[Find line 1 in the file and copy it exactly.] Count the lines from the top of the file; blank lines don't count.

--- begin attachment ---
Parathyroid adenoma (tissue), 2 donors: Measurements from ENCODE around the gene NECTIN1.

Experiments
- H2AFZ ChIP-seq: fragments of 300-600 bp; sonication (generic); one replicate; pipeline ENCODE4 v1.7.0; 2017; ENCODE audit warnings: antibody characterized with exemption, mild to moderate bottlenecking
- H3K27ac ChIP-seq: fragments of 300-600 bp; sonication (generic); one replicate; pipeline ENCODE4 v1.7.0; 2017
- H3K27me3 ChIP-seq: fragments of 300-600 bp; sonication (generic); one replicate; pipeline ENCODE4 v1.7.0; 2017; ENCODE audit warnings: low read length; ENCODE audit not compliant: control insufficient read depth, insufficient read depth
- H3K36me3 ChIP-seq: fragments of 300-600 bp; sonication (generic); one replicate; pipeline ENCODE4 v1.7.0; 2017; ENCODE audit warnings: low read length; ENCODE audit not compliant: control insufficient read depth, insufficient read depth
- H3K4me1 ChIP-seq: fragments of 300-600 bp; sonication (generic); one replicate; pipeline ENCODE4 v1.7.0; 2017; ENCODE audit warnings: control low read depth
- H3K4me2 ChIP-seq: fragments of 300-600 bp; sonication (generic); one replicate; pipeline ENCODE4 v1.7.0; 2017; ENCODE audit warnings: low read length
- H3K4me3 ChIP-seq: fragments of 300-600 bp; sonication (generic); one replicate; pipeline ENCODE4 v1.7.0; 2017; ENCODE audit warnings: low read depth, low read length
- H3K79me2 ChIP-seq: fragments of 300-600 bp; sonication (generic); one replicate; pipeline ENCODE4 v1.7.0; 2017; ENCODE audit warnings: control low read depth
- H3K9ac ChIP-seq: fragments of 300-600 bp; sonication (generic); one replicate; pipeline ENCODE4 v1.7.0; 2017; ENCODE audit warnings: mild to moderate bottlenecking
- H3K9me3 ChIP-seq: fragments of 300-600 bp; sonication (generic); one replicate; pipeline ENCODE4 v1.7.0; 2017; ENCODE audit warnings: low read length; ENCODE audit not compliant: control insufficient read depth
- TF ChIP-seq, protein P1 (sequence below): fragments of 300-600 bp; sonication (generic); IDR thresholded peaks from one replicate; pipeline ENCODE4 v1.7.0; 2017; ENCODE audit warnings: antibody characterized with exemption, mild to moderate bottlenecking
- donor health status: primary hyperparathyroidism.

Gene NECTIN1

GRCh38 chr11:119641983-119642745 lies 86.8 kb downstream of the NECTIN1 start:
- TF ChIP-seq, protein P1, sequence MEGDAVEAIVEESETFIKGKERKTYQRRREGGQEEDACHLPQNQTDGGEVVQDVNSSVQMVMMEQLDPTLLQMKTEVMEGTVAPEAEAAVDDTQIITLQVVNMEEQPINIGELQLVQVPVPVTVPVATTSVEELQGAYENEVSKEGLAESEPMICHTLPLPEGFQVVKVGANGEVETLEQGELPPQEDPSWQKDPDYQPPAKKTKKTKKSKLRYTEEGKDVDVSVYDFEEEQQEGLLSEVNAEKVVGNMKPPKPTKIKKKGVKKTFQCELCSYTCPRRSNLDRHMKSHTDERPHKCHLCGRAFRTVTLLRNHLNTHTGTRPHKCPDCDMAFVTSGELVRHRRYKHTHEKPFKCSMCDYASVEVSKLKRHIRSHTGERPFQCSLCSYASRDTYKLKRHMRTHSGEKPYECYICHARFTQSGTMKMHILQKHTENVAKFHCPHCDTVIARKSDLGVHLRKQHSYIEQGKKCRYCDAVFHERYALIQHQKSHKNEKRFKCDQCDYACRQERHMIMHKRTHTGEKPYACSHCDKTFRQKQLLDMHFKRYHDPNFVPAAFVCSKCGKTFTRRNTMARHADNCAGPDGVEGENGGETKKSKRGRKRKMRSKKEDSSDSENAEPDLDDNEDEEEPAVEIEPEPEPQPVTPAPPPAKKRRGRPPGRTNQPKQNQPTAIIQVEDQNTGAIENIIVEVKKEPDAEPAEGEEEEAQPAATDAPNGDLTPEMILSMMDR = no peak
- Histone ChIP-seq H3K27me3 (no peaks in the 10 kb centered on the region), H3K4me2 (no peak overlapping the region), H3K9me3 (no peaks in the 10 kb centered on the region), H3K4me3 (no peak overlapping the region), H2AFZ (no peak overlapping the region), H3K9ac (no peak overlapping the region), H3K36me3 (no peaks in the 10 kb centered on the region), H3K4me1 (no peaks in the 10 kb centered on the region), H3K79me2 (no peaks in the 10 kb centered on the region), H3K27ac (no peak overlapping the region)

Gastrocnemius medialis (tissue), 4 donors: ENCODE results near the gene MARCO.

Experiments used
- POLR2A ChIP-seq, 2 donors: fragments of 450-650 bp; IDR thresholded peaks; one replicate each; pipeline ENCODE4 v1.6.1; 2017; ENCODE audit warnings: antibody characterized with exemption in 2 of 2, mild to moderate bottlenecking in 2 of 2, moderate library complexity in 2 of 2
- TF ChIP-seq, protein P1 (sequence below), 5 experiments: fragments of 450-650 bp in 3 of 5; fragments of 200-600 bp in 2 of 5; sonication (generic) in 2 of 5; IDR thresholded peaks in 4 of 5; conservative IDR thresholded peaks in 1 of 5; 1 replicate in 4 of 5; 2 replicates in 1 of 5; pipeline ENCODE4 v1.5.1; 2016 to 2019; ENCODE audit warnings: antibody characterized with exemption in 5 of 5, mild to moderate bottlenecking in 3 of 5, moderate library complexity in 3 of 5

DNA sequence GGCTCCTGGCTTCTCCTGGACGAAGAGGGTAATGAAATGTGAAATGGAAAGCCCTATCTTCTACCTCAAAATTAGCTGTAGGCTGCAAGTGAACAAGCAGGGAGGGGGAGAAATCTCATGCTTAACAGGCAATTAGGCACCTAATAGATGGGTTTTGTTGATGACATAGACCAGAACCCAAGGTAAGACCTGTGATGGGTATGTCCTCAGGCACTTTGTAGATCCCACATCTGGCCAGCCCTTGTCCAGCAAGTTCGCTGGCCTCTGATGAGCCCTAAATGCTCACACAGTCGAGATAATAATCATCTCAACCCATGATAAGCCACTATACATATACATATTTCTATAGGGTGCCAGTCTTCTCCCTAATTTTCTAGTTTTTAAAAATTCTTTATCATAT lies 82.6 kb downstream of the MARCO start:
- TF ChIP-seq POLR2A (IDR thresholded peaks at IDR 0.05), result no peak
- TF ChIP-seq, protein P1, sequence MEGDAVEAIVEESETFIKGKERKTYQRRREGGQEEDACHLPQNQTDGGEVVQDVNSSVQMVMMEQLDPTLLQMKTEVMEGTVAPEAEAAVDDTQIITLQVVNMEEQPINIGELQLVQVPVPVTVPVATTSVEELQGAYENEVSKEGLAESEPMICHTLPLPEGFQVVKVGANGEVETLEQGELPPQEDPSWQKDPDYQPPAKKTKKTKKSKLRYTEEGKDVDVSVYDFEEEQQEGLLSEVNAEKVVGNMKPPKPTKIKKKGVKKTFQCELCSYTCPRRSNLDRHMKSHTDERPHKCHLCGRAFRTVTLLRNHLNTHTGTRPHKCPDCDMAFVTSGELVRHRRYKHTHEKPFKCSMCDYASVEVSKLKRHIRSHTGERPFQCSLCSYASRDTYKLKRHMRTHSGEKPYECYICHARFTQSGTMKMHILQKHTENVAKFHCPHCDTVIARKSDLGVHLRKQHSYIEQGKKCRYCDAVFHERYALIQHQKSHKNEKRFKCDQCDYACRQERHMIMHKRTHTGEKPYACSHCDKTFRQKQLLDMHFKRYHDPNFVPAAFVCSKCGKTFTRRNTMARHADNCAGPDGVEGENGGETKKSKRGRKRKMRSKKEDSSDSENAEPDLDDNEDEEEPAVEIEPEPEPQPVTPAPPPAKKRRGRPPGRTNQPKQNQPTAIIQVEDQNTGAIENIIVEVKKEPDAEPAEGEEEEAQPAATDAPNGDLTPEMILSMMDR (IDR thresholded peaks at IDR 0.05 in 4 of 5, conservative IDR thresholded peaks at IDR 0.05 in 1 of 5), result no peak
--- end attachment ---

Parathyroid adenoma (tissue), 2 donors: Measurements from ENCODE around the gene NECTIN1.